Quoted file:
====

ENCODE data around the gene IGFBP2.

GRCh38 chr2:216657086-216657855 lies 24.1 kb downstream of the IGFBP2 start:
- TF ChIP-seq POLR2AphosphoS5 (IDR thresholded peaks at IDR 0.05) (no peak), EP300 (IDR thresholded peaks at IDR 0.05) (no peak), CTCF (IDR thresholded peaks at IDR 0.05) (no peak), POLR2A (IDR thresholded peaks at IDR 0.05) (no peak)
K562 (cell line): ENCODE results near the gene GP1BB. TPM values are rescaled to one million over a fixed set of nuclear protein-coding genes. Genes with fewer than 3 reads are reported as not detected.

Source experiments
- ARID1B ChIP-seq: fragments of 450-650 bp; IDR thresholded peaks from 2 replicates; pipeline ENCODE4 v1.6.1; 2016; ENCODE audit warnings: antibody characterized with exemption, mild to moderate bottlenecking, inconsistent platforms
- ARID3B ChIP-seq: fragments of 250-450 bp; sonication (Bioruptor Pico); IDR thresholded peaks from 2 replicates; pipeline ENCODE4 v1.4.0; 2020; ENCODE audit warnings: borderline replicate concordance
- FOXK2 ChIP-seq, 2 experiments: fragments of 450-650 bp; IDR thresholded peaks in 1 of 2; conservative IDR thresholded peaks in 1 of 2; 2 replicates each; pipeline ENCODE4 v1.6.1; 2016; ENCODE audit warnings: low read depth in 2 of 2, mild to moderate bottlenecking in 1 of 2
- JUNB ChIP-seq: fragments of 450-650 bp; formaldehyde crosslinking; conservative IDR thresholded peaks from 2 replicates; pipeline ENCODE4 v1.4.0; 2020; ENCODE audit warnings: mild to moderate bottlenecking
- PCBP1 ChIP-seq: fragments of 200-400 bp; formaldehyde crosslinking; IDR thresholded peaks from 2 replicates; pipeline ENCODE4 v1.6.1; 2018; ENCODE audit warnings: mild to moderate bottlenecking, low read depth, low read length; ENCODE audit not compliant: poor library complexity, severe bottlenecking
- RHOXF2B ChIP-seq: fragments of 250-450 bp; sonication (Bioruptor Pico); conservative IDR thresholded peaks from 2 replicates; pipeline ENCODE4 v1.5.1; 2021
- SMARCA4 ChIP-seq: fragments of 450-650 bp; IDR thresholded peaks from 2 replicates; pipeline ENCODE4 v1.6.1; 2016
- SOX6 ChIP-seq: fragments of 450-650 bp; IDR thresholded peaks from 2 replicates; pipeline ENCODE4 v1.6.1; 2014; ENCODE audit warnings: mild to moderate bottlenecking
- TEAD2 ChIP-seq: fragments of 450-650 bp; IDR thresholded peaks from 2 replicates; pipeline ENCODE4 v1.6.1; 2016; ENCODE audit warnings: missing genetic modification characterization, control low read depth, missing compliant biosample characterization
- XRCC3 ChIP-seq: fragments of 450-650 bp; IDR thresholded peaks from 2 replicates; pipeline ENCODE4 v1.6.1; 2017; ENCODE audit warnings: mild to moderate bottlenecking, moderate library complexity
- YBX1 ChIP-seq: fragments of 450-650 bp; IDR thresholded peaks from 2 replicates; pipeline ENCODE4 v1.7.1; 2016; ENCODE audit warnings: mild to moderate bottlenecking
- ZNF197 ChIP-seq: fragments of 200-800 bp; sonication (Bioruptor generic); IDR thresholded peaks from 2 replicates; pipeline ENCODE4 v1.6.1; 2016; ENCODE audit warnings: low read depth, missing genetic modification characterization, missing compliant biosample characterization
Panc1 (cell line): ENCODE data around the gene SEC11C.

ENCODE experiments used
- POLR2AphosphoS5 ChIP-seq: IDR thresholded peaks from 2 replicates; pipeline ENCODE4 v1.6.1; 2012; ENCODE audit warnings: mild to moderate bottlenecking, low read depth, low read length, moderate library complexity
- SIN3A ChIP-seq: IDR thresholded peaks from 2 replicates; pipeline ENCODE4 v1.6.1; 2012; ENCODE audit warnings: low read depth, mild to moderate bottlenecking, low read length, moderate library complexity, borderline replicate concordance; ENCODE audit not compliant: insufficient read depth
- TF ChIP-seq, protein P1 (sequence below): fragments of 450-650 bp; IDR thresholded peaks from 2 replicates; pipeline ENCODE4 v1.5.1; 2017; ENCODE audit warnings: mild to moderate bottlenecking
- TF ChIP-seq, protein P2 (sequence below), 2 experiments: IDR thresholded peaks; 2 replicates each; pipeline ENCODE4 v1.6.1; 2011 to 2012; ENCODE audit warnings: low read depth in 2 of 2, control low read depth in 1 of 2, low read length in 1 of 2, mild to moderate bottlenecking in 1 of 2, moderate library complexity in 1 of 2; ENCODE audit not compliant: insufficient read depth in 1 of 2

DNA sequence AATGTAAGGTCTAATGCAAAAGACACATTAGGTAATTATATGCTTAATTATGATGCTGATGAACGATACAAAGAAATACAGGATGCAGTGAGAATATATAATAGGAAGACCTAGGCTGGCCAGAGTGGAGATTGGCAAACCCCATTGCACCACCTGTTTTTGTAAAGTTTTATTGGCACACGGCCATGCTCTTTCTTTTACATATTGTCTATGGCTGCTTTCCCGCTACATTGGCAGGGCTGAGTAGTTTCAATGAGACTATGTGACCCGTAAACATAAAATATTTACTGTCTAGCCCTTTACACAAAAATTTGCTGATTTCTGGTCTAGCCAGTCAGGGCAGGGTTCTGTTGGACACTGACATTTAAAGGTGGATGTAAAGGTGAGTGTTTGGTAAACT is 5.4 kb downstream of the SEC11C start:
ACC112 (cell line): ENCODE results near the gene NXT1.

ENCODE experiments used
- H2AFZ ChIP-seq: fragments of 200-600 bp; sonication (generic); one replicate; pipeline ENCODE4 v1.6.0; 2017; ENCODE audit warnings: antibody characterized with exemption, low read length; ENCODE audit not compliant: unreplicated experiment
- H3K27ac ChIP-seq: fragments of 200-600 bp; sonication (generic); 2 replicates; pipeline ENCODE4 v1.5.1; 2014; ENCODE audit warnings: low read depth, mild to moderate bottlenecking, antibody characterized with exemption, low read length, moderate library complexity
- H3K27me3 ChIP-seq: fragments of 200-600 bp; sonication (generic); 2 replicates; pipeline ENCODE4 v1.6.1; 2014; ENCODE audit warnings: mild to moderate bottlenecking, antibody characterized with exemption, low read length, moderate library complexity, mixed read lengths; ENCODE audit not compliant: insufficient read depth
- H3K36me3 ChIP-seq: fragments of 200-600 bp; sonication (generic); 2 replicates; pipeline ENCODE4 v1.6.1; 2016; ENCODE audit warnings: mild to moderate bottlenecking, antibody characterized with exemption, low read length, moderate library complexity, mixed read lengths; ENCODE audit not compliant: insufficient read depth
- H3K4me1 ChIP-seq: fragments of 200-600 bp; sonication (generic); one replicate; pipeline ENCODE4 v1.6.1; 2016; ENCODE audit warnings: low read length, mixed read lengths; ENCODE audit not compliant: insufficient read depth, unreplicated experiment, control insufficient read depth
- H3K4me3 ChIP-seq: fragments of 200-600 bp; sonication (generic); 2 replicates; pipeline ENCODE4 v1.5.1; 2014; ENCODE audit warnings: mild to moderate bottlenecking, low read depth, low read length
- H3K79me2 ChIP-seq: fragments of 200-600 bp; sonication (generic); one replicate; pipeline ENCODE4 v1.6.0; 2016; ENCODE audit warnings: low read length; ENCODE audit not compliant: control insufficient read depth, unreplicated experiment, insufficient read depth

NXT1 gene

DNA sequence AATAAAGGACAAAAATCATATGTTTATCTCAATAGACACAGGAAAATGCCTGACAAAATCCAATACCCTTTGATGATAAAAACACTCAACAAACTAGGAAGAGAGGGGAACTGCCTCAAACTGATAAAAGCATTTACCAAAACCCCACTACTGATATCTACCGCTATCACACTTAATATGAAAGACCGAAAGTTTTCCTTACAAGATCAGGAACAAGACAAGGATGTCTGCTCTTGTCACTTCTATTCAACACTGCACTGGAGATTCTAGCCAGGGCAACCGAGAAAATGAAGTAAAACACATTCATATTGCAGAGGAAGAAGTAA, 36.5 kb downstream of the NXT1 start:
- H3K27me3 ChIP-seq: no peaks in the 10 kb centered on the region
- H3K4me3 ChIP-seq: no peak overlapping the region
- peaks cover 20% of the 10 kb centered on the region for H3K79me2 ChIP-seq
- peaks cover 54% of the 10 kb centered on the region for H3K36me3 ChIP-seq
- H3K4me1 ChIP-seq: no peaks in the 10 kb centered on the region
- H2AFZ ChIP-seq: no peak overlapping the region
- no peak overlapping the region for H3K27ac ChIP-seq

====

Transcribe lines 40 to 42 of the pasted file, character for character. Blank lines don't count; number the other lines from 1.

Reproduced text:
- H3K4me1 ChIP-seq: no peaks in the 10 kb centered on the region
- H2AFZ ChIP-seq: no peak overlapping the region
- no peak overlapping the region for H3K27ac ChIP-seq